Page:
The Glaser Brothers’ Chuck Glaser Dies At 83

Chuck Glaser. Photo: Bruce Glaser/ Courtesy Louie Glaser

Chuck Glaser, the last surviving member of country group The Glaser Brothers, died Monday (June 10). He was 83.

Glaser who began his career as a member of the award winning trio, Tompall & The Glaser Brothers, was known as an accomplished artist, producer, and businessman.

Born Charles Vernon Glaser in Spalding, Nebraska, in the winter of 1936 to Louis and Marie Glaser, Chuck spent his early years helping his father manage the family’s 1,200-acre farm northeast of Spalding. During his teenage years, Chuck joined his brothers, Tompall and Jim, as master of ceremonies announcing songs and telling jokes as the teens played talent shows and fairs around Nebraska. Later that year Chuck began singing with his brothers.

The brothers’ break into professional show business came in 1957 when they won the Arthur Godfrey’s Talent Show. Their father arranged an audition in Grand Island, and Marty Robbins signed The Glaser Brothers to his roadshow and to his label, Robbins Records.  The Glaser Brothers released their first single in 1958 singing, “Five Penny Nickel,” a song Chuck penned.

In 1959 Decca Records purchased the boys’ recording contract from Robbins and producer Owen Bradley began producing their records. Chuck was drafted into the United States Army in 1959, serving his country until 1961. Joe Babcock, a childhood friend from Nebraska, filled in for Chuck while he was away. After his discharge Chuck returned to the group and the brothers officially joined the Grand Ole Opry, having performed on the show since their arrival to Nashville in 1958.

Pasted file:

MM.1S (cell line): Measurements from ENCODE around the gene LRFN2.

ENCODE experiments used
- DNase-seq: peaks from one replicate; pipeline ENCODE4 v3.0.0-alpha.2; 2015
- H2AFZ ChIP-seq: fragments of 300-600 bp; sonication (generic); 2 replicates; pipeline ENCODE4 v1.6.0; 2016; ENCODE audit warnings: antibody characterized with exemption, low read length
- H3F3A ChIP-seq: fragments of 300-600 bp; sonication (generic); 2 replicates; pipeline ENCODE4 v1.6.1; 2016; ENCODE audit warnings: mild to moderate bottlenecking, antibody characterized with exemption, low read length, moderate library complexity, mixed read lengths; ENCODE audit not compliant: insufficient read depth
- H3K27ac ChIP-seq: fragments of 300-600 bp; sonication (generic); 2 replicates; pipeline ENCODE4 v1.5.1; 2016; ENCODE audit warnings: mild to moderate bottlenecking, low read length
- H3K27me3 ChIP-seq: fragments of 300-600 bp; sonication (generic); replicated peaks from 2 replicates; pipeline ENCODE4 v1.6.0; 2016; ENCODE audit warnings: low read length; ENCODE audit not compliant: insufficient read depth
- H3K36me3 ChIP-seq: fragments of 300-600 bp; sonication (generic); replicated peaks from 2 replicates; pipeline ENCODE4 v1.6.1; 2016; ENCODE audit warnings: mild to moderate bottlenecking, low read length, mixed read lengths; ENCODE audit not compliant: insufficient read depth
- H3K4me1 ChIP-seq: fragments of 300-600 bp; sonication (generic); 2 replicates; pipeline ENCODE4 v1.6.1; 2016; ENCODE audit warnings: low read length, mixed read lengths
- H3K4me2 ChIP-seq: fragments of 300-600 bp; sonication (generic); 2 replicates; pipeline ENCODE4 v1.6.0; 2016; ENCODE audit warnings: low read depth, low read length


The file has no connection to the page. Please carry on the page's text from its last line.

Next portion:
During this time The Glaser Brothers were in demand as background singers for recording sessions around Nashville. They can be heard on several of Robbins’ records, including “She Was Only Seventeen.” They toured with Johnny Cash and Patsy Cline and can be heard on Cash’s 1962 The Sound Of Johnny Cash, as well as “Ring Of Fire.” Among their sessions are Roy Orbison’s “Leah” and Claude King’s “The Comancheros.” They also worked with other artists including George Jones and many of Hank Snow’s singles before going on their own in the 1960s.

Signing with MGM Records in 1967, and employing Jack Clement as their producer, brought chart success with songs like “Gone, on the Other Hand,” “California Girl (and the Tennessee Square)” and “The Moods of Mary.”  The Glaser Brothers’ cover of the Cymarron pop hit “Rings” reached No. 7 on the Billboard charts (No. 1 on Cashbox and Record World) in 1971. In 1982 their Elektra Records release of the Kris Kristofferson song “Loving Her was Easier (Than Anything I’ll Ever Do Again)” stayed for two weeks at No. 2 on the Billboard charts.

Chuck and his brothers earned numerous awards during the 1960s, 1970s and 1980s, including CMA Vocal Group of the Year (1970), Country Group of the Decade by Record World Magazine (1975), Country Music Group of the Year by Billboard Magazine (1972), International Group of the Year by Record Mirror and Billboard Magazine (1970, 1971, 1972 and 1973), fan voted Music City News Country Music Awards Top Vocal Group (1967-1970), among others. The group ceased performing together in 1973 but reunited again for a short time in 1979.

Chuck was also a successful songwriter. Hank Snow recorded many of Chuck’s songs including “That’s You and Me,” ” I’m Not at All Sorry for You” and “Where Has All the Love Gone” (later recorded by Susanne Lane with new lyrics and title “Søde Sommerminder” in 1972, staying over 40 weeks at No. 1 in Denmark). Johnny Cash recorded “You Won’t Have Far to Go” for his 1962 The Sounds of Johnny Cash album. Anita Carter of the Carter Family recorded Chuck’s 1963 song “Fly, Pretty Swallow.”